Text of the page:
Often times people wonder if they can give their pets the same things that they eat/use. While there are many things that pets can have that people also use, there are a lot of things you should take extreme caution with. Here is a list of household items that we think are notable.
There are many foods that are given in regards to acceptable and not acceptable for pets, but when researching, we came across a few that were surprising to us. Here are the foods we thought were most important to know about
Chocolate- the one everyone knows about. Chocolate contains methylxanthines which stops the metabolic process.
Cinnamon- can cause irritation and problems with breathing and choking.
Garlic- part of the allium family and is the most toxic of all causing anemia.
Ice Cream- canines do not digest dairy very well so ice cream can cause obvious problems.
Macadamia Nuts- one of the most poisonous foods to dogs, they can cause vomiting, increased temperature and potentially even affect the nervous system.
Shrimp- as long as they are fully cooked and the shell is removed, shrimp contain vitamin b-12 and are low in fat and calories.
Popcorn- unsalted, unbuttered in moderation can help promote eye sight and digestion, just make sure there aren’t any kernels.
Honey- containing countless vitamins and helps with allergies!
Pumpkin- can relieve diarrhea and constipation.
While many human medications are acceptable, owners of Collies and other herding dogs, need to be more cautious, due to a genetic mutation that makes some of these products more dangerous.
Benadryl (½-1 mg for dogs, ½ mg for cats)
Aspirin (5 mg/lb for dogs, not recommended for cats)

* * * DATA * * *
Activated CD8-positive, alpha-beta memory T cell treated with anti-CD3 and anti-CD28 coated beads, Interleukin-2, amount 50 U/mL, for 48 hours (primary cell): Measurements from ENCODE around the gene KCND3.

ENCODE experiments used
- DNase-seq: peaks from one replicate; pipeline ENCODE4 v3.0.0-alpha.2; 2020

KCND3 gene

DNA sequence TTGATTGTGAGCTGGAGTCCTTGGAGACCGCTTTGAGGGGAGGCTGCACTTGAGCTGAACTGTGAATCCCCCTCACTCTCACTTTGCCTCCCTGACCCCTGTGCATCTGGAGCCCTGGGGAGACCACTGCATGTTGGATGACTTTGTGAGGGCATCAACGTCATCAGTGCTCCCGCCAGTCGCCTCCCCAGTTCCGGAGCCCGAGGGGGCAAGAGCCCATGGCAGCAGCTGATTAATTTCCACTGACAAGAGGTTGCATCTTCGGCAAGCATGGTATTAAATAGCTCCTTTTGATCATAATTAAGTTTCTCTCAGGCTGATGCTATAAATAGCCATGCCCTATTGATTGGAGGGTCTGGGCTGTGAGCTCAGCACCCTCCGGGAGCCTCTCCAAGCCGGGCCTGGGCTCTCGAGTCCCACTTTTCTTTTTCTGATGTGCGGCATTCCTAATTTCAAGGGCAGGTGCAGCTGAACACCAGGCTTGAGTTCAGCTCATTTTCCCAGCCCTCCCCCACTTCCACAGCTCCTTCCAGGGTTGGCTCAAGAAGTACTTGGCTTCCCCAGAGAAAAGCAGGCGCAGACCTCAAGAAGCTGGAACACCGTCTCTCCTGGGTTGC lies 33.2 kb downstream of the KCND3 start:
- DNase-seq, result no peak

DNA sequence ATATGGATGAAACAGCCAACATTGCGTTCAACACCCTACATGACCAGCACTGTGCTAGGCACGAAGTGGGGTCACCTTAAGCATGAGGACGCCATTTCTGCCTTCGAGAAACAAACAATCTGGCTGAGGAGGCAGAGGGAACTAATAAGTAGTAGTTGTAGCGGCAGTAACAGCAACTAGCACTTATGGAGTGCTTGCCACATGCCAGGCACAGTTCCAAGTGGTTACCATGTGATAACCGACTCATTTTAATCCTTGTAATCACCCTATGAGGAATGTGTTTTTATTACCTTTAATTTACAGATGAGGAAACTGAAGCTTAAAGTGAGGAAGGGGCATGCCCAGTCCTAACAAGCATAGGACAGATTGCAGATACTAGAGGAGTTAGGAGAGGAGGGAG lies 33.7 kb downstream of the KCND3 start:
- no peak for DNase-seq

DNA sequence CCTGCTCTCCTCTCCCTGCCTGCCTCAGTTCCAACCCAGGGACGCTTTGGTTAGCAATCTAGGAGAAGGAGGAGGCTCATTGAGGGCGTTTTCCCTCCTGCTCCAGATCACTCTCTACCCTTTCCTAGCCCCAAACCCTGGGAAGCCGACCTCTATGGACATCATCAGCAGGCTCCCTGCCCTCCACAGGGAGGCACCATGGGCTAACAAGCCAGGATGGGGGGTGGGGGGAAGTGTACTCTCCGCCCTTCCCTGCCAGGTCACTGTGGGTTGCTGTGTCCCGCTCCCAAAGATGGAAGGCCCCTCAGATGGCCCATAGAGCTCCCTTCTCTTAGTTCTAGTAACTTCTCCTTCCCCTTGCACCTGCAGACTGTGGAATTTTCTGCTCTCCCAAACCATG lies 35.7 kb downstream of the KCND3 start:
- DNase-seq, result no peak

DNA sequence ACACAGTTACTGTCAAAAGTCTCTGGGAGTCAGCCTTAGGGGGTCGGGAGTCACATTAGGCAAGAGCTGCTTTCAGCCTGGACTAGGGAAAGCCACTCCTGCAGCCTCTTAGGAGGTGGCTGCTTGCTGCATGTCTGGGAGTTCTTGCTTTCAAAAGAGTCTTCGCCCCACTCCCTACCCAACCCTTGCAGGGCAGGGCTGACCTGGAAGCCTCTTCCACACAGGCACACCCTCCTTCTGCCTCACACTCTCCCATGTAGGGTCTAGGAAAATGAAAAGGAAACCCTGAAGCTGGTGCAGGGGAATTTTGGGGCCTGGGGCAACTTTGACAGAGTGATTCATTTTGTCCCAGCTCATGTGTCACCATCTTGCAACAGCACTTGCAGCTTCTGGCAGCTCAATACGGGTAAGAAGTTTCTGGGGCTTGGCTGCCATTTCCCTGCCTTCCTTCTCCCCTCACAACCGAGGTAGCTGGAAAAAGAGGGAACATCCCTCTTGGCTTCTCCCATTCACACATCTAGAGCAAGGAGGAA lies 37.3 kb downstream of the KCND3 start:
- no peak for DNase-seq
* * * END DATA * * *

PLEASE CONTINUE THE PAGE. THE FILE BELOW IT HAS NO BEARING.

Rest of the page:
Dramamine (12.5-50 mg for dogs, 12.5 mg for cats)
Imodium AD (1 ml/lb for dogs, not recommended for cats)
Mineral Oil (4 tablespoons/day for dogs, 2 tablespoons/day for cats)
Pepto Bismol (1 teaspoon/ 5lb for dogs, not recommended for cats)
Robitussin DM (1 teaspoon/ 20lb for dogs, not recommended for cats)
A NO for either dog or cat ANYTIME is Ibuprofen or Tylenol because they can be very poisonous and life threatening.
The most important thing to remember about hygiene products for your pets is that a dog’s pH balance is much different than a human’s. You may think that using people shampoo for just one bath will be okay, but it could greatly irritate your dog’s skin and cause bigger problems than you imagine. When buying shampoo for your dogs, look for a neutral pH (7). Baby shampoo is also a good option because it is far less harsh and has less chemicals. When it comes to lotions be careful with the pH again and consider vitamin E or oatmeal as an alternative for dry/irritated skin.
Dietary supplements are also good for dogs, sometimes, and are made both specifically for animals and humans. If you do choose to use human supplements for your pets, make sure they are water-soluble, fat-soluble and contain omega-3 fatty acids for the best results. Supplements that contain zinc and iron should NEVER be given to dogs. They can cause serious problems and if ingested, you should take your pet to see a professional right away.
As always we suggest you come and see us before you ever give your pet medicine or a supplement. Every animal is different and can react differently to all of the items listed above. If you have any questions or would like to set up an appointment, please visit our website or call 602-559-9600.